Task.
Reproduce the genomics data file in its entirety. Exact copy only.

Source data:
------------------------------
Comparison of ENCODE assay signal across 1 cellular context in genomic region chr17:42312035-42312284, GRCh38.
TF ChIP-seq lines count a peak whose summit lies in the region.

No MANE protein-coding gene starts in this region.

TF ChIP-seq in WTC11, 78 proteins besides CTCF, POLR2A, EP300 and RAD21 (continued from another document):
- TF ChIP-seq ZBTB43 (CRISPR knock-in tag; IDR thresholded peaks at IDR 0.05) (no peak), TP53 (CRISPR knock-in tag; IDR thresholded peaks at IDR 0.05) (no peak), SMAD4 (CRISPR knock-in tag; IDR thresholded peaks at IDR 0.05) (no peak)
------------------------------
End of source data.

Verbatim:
Comparison of ENCODE assay signal across 1 cellular context in genomic region chr17:42312035-42312284, GRCh38.
TF ChIP-seq lines count a peak whose summit lies in the region.

No MANE protein-coding gene starts in this region.

TF ChIP-seq in WTC11, 78 proteins besides CTCF, POLR2A, EP300 and RAD21 (continued from another document):
- TF ChIP-seq ZBTB43 (CRISPR knock-in tag; IDR thresholded peaks at IDR 0.05) (no peak), TP53 (CRISPR knock-in tag; IDR thresholded peaks at IDR 0.05) (no peak), SMAD4 (CRISPR knock-in tag; IDR thresholded peaks at IDR 0.05) (no peak)